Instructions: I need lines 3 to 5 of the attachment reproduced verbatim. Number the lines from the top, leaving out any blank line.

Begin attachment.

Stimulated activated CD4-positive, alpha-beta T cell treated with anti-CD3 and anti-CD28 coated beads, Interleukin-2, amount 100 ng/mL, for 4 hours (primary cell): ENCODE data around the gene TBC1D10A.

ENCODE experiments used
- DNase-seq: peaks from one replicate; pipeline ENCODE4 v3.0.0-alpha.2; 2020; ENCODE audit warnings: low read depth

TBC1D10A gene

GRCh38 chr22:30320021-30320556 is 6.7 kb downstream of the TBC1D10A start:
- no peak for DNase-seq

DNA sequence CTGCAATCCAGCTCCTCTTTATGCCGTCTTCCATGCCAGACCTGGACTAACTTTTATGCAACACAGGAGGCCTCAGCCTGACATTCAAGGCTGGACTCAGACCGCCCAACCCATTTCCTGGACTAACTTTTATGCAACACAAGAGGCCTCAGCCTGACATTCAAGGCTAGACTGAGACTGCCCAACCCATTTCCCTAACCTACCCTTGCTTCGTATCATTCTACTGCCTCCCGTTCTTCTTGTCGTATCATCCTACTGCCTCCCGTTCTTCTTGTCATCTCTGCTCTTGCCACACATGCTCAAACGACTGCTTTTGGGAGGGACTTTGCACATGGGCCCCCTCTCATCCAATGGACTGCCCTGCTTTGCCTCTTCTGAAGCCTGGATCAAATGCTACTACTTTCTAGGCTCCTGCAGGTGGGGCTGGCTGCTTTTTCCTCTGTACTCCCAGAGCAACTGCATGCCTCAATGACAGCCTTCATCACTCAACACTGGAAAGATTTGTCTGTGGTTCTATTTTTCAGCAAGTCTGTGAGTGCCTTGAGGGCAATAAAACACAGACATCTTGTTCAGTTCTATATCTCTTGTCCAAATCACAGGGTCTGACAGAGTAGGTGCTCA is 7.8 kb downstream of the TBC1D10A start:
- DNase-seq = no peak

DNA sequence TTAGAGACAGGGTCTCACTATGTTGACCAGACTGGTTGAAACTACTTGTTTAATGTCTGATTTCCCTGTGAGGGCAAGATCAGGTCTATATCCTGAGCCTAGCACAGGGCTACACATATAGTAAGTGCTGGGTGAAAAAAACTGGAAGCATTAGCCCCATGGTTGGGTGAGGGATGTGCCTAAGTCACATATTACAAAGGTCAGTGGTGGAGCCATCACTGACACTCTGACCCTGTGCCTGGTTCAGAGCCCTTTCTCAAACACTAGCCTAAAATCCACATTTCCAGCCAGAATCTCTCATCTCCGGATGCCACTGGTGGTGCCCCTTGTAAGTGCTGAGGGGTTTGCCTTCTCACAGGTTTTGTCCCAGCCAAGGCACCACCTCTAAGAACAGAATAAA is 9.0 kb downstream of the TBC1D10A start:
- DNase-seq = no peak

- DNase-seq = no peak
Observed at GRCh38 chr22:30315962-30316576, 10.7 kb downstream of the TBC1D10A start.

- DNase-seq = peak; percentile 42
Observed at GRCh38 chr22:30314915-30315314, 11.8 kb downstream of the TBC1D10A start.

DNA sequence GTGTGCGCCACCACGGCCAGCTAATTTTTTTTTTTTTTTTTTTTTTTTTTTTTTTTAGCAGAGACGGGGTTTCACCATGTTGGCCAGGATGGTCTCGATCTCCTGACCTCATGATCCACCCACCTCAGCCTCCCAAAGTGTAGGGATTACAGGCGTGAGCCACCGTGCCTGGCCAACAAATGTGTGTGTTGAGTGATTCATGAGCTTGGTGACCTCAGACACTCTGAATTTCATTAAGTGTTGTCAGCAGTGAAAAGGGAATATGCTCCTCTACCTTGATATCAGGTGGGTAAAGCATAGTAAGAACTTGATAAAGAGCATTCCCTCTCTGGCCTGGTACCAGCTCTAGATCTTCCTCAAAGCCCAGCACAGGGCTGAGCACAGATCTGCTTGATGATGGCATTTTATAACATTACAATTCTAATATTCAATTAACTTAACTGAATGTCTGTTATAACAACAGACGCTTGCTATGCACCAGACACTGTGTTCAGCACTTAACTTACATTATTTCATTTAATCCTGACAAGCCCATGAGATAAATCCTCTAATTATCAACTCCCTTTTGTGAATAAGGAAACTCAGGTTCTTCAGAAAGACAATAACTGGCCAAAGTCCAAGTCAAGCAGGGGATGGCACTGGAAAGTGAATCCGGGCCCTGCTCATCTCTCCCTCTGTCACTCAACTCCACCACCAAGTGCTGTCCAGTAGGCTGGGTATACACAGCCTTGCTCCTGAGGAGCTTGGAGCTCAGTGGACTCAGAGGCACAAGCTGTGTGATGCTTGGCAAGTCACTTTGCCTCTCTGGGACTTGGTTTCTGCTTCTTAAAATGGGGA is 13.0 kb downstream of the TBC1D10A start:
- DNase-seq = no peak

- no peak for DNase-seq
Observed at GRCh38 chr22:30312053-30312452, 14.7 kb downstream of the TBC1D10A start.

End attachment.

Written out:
- DNase-seq: peaks from one replicate; pipeline ENCODE4 v3.0.0-alpha.2; 2020; ENCODE audit warnings: low read depth

TBC1D10A gene

GRCh38 chr22:30320021-30320556 is 6.7 kb downstream of the TBC1D10A start: